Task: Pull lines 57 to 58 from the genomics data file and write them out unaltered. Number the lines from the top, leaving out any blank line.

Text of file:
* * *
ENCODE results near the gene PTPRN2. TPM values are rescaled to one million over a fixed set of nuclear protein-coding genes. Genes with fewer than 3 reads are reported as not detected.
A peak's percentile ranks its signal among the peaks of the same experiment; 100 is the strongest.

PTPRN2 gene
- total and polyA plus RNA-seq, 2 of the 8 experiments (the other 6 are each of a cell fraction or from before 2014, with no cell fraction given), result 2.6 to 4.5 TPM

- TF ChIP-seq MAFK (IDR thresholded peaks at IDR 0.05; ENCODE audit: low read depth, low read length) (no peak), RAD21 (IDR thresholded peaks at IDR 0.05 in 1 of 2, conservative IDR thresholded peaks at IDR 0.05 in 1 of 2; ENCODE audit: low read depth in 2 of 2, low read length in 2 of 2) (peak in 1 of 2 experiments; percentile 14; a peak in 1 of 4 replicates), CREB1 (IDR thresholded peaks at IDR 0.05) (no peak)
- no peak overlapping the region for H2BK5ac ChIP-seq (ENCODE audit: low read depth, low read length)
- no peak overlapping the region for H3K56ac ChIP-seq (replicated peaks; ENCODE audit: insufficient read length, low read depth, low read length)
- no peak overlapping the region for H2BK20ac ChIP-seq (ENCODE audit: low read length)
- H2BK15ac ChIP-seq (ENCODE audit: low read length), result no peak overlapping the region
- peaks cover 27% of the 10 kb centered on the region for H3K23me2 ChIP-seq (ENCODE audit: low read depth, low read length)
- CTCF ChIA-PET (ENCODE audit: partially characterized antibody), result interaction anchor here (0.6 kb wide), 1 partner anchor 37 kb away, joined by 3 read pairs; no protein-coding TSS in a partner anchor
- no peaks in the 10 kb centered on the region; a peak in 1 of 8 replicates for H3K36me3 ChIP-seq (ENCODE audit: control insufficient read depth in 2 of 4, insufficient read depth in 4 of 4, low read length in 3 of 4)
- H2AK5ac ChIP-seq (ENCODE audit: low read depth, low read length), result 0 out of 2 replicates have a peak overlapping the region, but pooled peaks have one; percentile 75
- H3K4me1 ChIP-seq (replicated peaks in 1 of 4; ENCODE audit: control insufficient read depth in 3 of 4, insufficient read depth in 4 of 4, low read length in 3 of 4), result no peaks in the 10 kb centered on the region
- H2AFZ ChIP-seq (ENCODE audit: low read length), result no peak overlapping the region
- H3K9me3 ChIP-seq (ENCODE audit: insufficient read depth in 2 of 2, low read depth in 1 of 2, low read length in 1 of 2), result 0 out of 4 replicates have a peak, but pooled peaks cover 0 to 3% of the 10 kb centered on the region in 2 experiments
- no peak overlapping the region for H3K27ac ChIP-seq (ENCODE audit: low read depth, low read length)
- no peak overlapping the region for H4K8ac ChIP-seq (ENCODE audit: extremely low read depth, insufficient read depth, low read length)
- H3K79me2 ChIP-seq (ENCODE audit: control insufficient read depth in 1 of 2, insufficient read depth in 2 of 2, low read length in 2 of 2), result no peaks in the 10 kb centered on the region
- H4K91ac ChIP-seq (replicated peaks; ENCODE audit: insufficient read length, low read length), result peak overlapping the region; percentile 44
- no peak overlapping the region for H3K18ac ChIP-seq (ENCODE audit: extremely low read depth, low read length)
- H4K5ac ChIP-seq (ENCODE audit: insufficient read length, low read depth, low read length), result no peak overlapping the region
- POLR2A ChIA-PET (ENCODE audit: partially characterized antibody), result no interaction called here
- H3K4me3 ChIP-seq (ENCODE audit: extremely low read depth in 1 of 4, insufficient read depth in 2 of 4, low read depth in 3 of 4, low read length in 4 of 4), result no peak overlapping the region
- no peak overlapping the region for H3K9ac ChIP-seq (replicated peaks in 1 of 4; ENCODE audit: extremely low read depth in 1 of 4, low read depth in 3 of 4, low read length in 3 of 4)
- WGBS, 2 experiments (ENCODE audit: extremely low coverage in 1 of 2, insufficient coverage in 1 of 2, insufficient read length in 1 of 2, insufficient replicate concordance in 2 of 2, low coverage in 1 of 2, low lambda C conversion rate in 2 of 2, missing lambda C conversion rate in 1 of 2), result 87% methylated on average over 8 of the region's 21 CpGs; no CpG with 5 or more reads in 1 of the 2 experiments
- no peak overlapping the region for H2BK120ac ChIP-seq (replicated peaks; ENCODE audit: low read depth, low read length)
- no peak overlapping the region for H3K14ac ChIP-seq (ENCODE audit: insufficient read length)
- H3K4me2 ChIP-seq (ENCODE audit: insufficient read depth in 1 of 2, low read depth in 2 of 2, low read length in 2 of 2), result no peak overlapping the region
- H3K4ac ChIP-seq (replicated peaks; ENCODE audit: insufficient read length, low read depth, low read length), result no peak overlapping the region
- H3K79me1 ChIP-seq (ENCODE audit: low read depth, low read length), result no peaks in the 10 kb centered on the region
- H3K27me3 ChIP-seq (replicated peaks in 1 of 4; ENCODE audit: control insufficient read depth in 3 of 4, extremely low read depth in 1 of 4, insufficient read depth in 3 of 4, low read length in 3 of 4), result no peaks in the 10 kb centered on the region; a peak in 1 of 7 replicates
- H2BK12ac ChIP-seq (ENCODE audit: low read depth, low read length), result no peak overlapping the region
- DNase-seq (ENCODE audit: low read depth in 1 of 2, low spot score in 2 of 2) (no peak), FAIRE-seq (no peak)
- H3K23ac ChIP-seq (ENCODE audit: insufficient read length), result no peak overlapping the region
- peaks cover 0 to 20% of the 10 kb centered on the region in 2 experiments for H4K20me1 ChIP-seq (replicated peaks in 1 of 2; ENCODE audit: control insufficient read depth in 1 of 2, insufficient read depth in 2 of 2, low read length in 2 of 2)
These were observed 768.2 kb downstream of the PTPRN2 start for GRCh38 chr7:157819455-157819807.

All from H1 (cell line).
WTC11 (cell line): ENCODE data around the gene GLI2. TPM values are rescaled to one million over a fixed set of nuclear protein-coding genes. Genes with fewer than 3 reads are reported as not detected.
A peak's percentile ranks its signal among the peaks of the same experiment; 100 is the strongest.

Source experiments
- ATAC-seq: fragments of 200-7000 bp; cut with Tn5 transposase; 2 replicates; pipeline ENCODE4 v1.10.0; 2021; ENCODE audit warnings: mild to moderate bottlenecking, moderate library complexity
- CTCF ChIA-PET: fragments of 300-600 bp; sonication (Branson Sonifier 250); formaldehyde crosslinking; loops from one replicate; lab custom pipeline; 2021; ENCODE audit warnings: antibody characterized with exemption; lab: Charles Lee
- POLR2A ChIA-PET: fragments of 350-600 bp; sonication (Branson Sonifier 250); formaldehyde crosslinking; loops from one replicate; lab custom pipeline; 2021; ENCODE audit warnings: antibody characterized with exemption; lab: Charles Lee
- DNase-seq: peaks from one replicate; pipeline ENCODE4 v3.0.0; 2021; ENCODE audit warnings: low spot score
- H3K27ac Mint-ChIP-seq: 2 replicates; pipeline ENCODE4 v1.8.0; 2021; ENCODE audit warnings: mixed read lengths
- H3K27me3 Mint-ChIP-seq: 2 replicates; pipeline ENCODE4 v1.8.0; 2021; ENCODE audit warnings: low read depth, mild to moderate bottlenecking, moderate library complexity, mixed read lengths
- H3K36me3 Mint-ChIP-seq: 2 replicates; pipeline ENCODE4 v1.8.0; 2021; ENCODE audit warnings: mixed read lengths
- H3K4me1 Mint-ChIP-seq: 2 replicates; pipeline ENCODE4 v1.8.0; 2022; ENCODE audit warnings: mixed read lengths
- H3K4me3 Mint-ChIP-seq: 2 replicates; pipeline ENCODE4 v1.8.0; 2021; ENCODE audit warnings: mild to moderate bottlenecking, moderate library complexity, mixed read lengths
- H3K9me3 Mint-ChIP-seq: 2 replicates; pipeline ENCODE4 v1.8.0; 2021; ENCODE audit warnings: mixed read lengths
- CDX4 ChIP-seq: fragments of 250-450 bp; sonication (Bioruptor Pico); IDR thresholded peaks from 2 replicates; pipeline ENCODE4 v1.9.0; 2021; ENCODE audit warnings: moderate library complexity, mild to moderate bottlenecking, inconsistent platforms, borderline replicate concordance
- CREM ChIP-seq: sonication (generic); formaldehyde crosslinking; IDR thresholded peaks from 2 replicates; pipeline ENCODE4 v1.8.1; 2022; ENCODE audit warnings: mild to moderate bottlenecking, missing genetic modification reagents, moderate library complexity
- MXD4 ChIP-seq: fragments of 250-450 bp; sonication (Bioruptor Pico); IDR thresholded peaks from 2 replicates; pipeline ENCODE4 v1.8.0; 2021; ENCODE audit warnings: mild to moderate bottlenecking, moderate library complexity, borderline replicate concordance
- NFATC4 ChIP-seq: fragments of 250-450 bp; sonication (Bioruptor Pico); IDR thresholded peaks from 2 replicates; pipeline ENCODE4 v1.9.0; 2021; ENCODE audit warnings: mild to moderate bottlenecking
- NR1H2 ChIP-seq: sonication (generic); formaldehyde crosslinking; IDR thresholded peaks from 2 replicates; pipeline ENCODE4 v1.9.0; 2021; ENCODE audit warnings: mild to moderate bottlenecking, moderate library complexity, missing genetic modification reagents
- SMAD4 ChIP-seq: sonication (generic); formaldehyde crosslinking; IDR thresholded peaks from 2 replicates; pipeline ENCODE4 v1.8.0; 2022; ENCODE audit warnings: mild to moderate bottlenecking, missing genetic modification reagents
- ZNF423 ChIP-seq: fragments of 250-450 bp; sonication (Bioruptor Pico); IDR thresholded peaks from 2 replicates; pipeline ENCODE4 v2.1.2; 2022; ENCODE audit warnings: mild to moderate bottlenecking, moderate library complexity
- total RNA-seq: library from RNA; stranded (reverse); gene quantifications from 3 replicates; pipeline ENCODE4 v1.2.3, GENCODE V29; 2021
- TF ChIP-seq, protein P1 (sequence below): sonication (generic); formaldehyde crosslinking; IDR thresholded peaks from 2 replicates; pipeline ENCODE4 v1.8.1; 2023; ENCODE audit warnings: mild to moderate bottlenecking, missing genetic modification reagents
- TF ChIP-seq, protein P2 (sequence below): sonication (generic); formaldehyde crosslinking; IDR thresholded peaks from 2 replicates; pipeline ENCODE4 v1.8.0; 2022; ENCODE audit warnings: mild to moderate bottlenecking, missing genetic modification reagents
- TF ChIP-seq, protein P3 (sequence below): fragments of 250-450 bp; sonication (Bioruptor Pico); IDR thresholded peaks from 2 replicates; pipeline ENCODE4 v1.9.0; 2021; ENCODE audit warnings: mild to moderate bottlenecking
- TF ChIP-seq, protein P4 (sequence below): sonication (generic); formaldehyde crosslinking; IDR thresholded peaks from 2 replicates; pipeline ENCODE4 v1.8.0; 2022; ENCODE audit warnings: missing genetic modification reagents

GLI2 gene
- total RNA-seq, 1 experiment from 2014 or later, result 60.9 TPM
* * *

- SMAD4 ChIP-seq: sonication (generic); formaldehyde crosslinking; IDR thresholded peaks from 2 replicates; pipeline ENCODE4 v1.8.0; 2022; ENCODE audit warnings: mild to moderate bottlenecking, missing genetic modification reagents
- ZNF423 ChIP-seq: fragments of 250-450 bp; sonication (Bioruptor Pico); IDR thresholded peaks from 2 replicates; pipeline ENCODE4 v2.1.2; 2022; ENCODE audit warnings: mild to moderate bottlenecking, moderate library complexity